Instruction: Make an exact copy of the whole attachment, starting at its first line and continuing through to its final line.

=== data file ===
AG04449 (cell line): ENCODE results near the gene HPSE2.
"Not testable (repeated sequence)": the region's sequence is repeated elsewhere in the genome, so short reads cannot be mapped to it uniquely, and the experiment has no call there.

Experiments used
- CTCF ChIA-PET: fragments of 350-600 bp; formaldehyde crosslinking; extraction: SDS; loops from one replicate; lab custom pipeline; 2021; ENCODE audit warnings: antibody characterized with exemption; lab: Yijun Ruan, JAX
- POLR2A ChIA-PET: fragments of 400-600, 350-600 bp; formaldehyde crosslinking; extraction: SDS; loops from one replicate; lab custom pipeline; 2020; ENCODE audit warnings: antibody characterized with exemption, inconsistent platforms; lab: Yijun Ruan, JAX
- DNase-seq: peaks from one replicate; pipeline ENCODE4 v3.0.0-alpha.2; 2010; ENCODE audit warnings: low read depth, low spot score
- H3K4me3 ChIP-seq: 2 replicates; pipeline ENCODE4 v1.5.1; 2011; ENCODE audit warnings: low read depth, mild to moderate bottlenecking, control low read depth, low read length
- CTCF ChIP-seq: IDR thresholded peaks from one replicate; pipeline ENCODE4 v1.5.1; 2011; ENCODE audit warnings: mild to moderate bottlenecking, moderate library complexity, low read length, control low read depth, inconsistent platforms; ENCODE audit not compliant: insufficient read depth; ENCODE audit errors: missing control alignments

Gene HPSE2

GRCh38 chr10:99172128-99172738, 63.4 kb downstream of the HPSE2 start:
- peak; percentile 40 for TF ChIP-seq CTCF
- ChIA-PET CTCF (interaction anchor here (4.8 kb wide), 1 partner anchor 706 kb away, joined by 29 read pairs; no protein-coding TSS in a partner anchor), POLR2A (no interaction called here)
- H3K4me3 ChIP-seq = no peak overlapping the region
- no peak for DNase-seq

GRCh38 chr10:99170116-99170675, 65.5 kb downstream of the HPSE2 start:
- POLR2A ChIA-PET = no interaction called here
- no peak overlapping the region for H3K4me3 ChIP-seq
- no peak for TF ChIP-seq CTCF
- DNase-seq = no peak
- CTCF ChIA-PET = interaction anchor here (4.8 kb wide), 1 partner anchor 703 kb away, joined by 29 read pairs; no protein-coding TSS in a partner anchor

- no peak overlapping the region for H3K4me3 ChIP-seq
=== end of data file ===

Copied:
AG04449 (cell line): ENCODE results near the gene HPSE2.
"Not testable (repeated sequence)": the region's sequence is repeated elsewhere in the genome, so short reads cannot be mapped to it uniquely, and the experiment has no call there.

Experiments used
- CTCF ChIA-PET: fragments of 350-600 bp; formaldehyde crosslinking; extraction: SDS; loops from one replicate; lab custom pipeline; 2021; ENCODE audit warnings: antibody characterized with exemption; lab: Yijun Ruan, JAX
- POLR2A ChIA-PET: fragments of 400-600, 350-600 bp; formaldehyde crosslinking; extraction: SDS; loops from one replicate; lab custom pipeline; 2020; ENCODE audit warnings: antibody characterized with exemption, inconsistent platforms; lab: Yijun Ruan, JAX
- DNase-seq: peaks from one replicate; pipeline ENCODE4 v3.0.0-alpha.2; 2010; ENCODE audit warnings: low read depth, low spot score
- H3K4me3 ChIP-seq: 2 replicates; pipeline ENCODE4 v1.5.1; 2011; ENCODE audit warnings: low read depth, mild to moderate bottlenecking, control low read depth, low read length
- CTCF ChIP-seq: IDR thresholded peaks from one replicate; pipeline ENCODE4 v1.5.1; 2011; ENCODE audit warnings: mild to moderate bottlenecking, moderate library complexity, low read length, control low read depth, inconsistent platforms; ENCODE audit not compliant: insufficient read depth; ENCODE audit errors: missing control alignments

Gene HPSE2

GRCh38 chr10:99172128-99172738, 63.4 kb downstream of the HPSE2 start:
- peak; percentile 40 for TF ChIP-seq CTCF
- ChIA-PET CTCF (interaction anchor here (4.8 kb wide), 1 partner anchor 706 kb away, joined by 29 read pairs; no protein-coding TSS in a partner anchor), POLR2A (no interaction called here)
- H3K4me3 ChIP-seq = no peak overlapping the region
- no peak for DNase-seq

GRCh38 chr10:99170116-99170675, 65.5 kb downstream of the HPSE2 start:
- POLR2A ChIA-PET = no interaction called here
- no peak overlapping the region for H3K4me3 ChIP-seq
- no peak for TF ChIP-seq CTCF
- DNase-seq = no peak
- CTCF ChIA-PET = interaction anchor here (4.8 kb wide), 1 partner anchor 703 kb away, joined by 29 read pairs; no protein-coding TSS in a partner anchor

- no peak overlapping the region for H3K4me3 ChIP-seq